Downtown Post Politics
Congressman Jerrold Nadler (D-NY) stood outside the Battery Park City public library for two hours on Aug. 9, 2018 to meet and talk with constituents. In November 2018, Nadler was re-elected to his 13th full term in the U.S. House of Representatives and is now chairman of the House Judiciary Committee. (Photo: Terese Loeb Kreuzer)
The voters of the 10th Congressional District (which includes Battery Park City, Tribeca and the Financial District) first elected Jerrold Nadler to the U.S. House of Representatives in 1992. During the intervening years, he has served on important committees, sponsored legislation and fought vigorously for bills that directly affect his constituents such as the James Zadroga 9/11 Health and Compensation Act, which finally passed Congress on Dec. 22, 2010 after years of effort and which is once again in jeopardy.
In the election of November 2018, when the Democrats became the majority party in the House of Representatives, committee chairmanships shifted to the Democrats and Nadler became chairman of the powerful Judiciary Committee. It is responsible for overseeing the administration of justice within the federal court system, administrative agencies and federal law enforcement. It is also responsible, when necessary, for originating presidential impeachment proceedings that then go to the full House of Representatives for further discussion and a vote.    
Nothing in Nadler's long career has been as high profile or with as much at stake as the political and legal battle that he is now waging against U.S. Attorney General William Barr to get him to release the full, unredacted report of Special Counsel Robert Mueller's investigation into Russian interference in the 2016 presidential election and into "obstruction of justice" on the part of President Donald Trump and others associated with his campaign and with the executive branch of the U.S. government.  
On March 25, Nadler along with five other House of Representatives committee chairmen wrote to Attorney General Barr "demanding" that he provide them with the full Mueller report along with all of its underlying documents by April 2.
Barr demurred. He said he needed until "mid-April" to pull all of this together. Nadler responded that April 2 was a firm deadline.  
Today is April 2. It seems likely that Barr will not comply with Nadler's demand for the full, unredacted Mueller report. Nadler, who is usually even-tempered, has a fiery Op-Ed in today's New York Times declaring that this means war.
"For nearly two years, the country has waited to read the report," he writes. "Over those many months, President Trump has raged against the institutions that make our democracy possible - among them, the free press, the courts and his own Department of Justice. When the special counsel indicted members of the president's inner circle, his attacks got louder.
"Before the formal investigation began, Mr. Trump fired his F.B.I. director. He later fired his attorney general. He reportedly attempted to fire the special counsel himself. Despite this profoundly unacceptable behavior, the special counsel persevered and wrote his report.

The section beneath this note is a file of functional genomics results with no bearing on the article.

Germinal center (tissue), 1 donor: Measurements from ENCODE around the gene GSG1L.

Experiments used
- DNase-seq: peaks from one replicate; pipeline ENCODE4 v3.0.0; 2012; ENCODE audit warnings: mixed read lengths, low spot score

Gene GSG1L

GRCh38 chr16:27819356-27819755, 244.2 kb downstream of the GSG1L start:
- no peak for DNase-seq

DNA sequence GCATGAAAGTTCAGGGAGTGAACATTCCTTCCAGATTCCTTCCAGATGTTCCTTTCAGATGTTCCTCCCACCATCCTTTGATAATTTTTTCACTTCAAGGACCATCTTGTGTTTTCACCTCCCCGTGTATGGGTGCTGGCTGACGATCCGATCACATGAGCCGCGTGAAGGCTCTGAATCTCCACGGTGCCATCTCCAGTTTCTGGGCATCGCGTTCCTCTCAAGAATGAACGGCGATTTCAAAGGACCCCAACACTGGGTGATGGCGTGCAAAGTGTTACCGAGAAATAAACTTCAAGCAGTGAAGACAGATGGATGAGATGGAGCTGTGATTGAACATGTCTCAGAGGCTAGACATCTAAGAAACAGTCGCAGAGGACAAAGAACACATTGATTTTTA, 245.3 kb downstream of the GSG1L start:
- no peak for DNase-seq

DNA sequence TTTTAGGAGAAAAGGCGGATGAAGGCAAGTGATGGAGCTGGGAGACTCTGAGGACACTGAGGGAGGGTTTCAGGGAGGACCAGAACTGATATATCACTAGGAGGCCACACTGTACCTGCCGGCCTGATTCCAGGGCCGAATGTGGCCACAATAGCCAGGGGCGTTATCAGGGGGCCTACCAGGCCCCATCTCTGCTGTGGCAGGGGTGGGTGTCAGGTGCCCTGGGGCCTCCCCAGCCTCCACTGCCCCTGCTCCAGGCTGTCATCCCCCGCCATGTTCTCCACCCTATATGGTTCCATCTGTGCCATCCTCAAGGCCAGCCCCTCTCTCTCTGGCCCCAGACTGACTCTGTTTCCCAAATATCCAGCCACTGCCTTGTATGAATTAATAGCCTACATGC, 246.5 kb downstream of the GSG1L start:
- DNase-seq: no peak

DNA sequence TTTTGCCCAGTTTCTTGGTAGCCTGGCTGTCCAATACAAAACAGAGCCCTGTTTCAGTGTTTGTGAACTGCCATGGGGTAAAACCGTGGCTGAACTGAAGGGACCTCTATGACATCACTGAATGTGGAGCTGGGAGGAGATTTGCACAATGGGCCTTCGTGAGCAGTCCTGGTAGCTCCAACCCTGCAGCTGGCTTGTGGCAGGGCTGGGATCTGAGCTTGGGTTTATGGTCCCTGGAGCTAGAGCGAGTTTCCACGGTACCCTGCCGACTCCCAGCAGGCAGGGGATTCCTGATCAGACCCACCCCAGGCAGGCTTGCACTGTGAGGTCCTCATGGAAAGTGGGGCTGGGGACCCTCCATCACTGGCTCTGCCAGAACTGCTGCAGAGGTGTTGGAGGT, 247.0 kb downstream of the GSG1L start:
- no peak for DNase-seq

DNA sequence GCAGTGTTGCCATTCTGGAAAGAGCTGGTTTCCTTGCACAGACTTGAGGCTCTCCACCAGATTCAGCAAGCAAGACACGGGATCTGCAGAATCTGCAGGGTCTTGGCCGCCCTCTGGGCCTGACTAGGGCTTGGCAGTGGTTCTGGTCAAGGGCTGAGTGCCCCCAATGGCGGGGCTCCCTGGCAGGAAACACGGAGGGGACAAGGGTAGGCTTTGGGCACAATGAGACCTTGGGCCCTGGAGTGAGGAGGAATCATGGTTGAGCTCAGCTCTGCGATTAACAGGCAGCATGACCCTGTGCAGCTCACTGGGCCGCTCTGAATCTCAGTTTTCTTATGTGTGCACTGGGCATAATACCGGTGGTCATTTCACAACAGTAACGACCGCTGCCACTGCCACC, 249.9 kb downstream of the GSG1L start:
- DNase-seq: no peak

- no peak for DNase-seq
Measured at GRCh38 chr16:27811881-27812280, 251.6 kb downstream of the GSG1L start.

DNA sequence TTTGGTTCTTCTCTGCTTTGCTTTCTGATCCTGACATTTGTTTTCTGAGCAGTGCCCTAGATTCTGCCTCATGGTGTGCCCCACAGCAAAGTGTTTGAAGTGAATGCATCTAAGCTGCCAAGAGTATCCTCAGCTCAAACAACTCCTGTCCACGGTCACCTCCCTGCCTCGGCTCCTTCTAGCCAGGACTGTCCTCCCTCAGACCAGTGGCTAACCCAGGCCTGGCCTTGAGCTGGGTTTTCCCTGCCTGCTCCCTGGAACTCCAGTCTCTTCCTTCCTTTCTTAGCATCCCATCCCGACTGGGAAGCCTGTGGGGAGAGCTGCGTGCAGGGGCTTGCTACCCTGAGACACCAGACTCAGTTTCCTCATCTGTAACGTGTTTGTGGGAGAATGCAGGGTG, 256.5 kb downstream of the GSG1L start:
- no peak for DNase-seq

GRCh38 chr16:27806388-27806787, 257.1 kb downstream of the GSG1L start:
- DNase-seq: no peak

"We - the members of the Judiciary Committee, the House of Representatives and the entire American public - are still waiting to see that report. We will not wait much longer. We have an obligation to read the full report, and the Department of Justice has an obligation to provide it, in its entirely, without delay. If the department is unwilling to produce the full report voluntarily, then we will do everything in our power to secure it for ourselves."
This will probably mean that the House of Representatives Judiciary Committee will subpoena the Mueller report. The Judiciary Committee will vote on Wednesday, April 3 as to whether to authorize subpoenas.  
In his New York Times Op-Ed, Nadler reminded its readers that "Congress, not the attorney general, has a duty under the Constitution to determine whether wrongdoing has occurred. ...The attorney general's recent proposal to redact the special counsel's report before we receive it is unprecedented. We require the evidence, not whatever remains after the report has been filtered by the president's political appointee."   
- Terese Loeb Kreuzer
For "America Is Done Waiting for the Mueller Report," Rep. Jerrold Nadler's Op-Ed in The New York Times, click here.
For an article from entitled "Democrats Begin Subpoena Process for Mueller Report, Trump Aides," click here.  

Bits & Bytes

This picture, taken on June 29, 2014 was captioned "Artists with grants for working space from the Lower Manhattan Cultural Council, sometimes open their Governors Island studios to the public." Now the building where this picture was taken - a former munitions warehouse dating from the 1870s - is being transformed into a permanent cultural center with galleries, studio space for artists and a café. (Photo: © Terese Loeb Kreuzer)